Some nights, Will Cummings lies down and thinks about the last four years.
Surrounding his bed are his 1,000-point ball, his jerseys from the Reese’s College All-Star Game and Portsmouth Invitational and his first-team American Athletic Conference honor. These mementos serve as a reminder of how far the Jacksonville, Florida native has come.
From the 170-pound freshman guard, to the 50th member of Temple’s 1,000-point club — the eighth player to reach the milestone under coach Fran Dunphy — Cummings’ time in North Philadelphia is nearly over.
“It’s like, ‘Wow, all this happened so fast,’” he said. “From my sophomore year to now, a lot of accomplishments and a lot of accolades.”
For Cummings, his last year as an Owl was the most memorable.
Starting the year 4-3, the Owls were without transfers Jesse Morgan, a senior, and junior Devin Coleman, who were not cleared to play until December by the NCAA.
When the duo returned, the Owls won 22 of their final 30 games while reaching the semifinals of the National Invitation Tournament.
“This year has been an awesome experience,” Cummings said. “It’s been fun overall because I can think back to the beginning of the year when we were around .500 … that turnaround during the middle of the season and how much fun we were having because we didn’t let the early part of the season ruin us.”
But for Cummings, who averaged 14.8 points per game and 4.1 assists per game this season, the year was almost defined by a near-loss to Bucknell University in the opening round of the NIT.
After finishing the regular season 22-9, the Owls were not selected as an at-large team to participate in the NCAA tournament.
Instead, Temple opened up NIT play against Bucknell University as a No. 1 seed in the NIT and defeated Bucknell behind a season-high 30 points from its senior leader.
“The moment lasted for a span of time when we didn’t make the NCAA tournament until after our Bucknell game,” Cummings said. “That is my moment where I will remember the most because that is the freshest moment of not making the tournament. We struggled against Bucknell and we won and that jump-started us playing well in the NIT.”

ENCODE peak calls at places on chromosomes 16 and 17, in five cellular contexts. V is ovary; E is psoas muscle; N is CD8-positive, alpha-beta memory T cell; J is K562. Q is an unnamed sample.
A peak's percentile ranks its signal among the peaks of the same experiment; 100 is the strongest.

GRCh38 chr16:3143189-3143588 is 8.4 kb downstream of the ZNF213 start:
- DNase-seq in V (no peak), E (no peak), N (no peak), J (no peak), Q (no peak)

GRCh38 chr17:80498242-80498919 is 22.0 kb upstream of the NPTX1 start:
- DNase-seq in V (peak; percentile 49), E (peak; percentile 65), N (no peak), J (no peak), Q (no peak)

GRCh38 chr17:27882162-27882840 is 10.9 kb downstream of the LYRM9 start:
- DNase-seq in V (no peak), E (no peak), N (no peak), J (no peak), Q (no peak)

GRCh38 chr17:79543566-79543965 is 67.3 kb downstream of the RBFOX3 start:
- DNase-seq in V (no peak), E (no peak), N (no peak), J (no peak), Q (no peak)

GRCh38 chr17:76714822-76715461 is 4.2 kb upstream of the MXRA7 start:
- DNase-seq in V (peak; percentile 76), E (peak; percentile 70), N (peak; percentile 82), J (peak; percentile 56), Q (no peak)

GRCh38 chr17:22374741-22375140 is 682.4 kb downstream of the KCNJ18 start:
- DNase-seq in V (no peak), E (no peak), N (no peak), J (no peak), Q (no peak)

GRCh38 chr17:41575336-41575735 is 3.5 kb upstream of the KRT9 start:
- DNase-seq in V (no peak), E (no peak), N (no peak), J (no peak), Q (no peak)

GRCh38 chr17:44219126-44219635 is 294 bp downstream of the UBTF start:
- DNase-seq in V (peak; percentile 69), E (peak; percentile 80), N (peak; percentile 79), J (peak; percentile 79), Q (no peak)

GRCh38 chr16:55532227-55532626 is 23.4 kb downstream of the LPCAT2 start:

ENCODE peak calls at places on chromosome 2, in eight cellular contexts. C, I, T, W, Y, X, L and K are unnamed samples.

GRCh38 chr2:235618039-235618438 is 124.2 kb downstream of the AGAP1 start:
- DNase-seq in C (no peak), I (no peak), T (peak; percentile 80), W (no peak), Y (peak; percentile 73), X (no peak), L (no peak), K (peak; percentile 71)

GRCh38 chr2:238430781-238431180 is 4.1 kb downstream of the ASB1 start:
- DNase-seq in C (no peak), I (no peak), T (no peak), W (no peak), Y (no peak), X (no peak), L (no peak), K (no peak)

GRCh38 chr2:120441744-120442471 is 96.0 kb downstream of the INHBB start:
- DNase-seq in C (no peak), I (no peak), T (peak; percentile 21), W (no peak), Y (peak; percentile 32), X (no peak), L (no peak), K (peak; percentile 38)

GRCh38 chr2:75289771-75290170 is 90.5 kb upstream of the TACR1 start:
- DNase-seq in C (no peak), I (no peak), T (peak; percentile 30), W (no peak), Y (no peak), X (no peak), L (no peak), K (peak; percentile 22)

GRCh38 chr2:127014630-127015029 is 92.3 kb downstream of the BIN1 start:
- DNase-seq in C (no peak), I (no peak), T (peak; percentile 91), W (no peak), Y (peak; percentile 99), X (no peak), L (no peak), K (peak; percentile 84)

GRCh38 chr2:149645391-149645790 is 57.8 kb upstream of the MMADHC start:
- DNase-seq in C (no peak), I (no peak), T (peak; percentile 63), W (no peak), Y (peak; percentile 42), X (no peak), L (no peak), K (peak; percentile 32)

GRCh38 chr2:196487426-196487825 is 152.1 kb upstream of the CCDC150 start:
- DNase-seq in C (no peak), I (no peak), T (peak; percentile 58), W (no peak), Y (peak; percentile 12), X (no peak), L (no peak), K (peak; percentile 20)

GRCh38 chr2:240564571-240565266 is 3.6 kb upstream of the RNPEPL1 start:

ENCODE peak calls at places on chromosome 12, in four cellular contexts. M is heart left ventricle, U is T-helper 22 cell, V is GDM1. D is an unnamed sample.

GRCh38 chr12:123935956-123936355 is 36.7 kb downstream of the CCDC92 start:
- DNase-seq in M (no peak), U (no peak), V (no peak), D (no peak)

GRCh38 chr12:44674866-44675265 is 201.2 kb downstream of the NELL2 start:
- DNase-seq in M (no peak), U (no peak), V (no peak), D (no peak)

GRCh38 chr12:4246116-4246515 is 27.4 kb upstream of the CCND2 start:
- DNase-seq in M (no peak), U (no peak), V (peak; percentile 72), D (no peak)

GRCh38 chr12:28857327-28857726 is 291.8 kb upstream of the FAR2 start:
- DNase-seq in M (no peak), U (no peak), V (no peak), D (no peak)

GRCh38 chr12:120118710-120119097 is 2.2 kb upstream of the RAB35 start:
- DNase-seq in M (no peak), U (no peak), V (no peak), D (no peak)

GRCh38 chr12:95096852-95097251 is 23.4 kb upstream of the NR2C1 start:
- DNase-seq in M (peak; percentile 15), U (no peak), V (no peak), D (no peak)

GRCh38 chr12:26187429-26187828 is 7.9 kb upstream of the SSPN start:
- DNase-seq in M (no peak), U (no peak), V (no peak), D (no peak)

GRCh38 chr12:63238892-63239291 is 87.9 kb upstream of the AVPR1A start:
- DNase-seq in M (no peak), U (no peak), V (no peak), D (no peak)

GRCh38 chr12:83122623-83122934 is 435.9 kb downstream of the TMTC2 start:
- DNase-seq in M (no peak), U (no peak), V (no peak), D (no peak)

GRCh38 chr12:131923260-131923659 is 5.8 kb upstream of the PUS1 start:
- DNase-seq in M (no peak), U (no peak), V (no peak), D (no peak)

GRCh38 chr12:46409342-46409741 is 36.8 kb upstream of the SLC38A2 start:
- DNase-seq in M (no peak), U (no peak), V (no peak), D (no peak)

“Will was outstanding,” Dunphy added following the Owls’ 73-67 win against the Bison. “It was an unbelievable performance, really. He made a statement. … He shot the ball really well from the perimeter. He was ready to go, I’m very happy for him.”
Three games later, the Owls’ season ended with a 60-57 loss to the University of Miami, and Cummings began thinking toward the future.
Since he received his first recruiting letter as a junior in high school from the College of Charleston, Cummings had the dream of playing professional basketball.
Now Cummings is working to make his dream come true.
“[Playing professionally] is the motivation for any kid that is coming to play basketball,” Cummings said. “It increased when I started getting notoriety for basketball because you want it even more – you want that goal to happen.”
After graduation on May 8, Cummings will return to his hometown to determine where his NBA predraft workouts will take place. If Cummings does not make an NBA roster, he plans to play professional basketball overseas.
“I’m trying to play as long as possible,” Cummings said. “If you can get paid to play something that you love, then it’s not work. It’s having fun playing basketball and you get a check for it.”
Three of Cummings’ former teammates play professionally overseas. Former Temple guard Khalif Wyatt, who graduated in 2013, plays professionally for Hapoel Eilat in the Israeli Basketball Winner League. Another 2013 graduate, Scootie Randall, plays for the Iwate Big Bulls in the Japan-BJ League, while 2012 alum Michael Eric plays professionally in Italy for Enel Brindisi of the Lega Basket Serie A.
Cummings has been soliciting advice from the three, especially Randall, who he spoke to every day during the season.
“They just tell you to work as hard as possible,” Cummings said. “If it is meant to happen, it will happen. They say to give it all you can.”
Another piece of advice Cummings is taking with him is from former Temple basketball walk-on Jake Godino.
While the two were walking to Johnson & Hardwick halls during Cummings’ freshman year, Godino, then a senior, caught Cummings off-guard with advice that he still remembers to this day.
“He was like, ‘Wait your turn. You are going to be a star,’” Cummings said.
Michael Guise can be reached at firstname.lastname@example.org or on Twitter @Michael_Guise.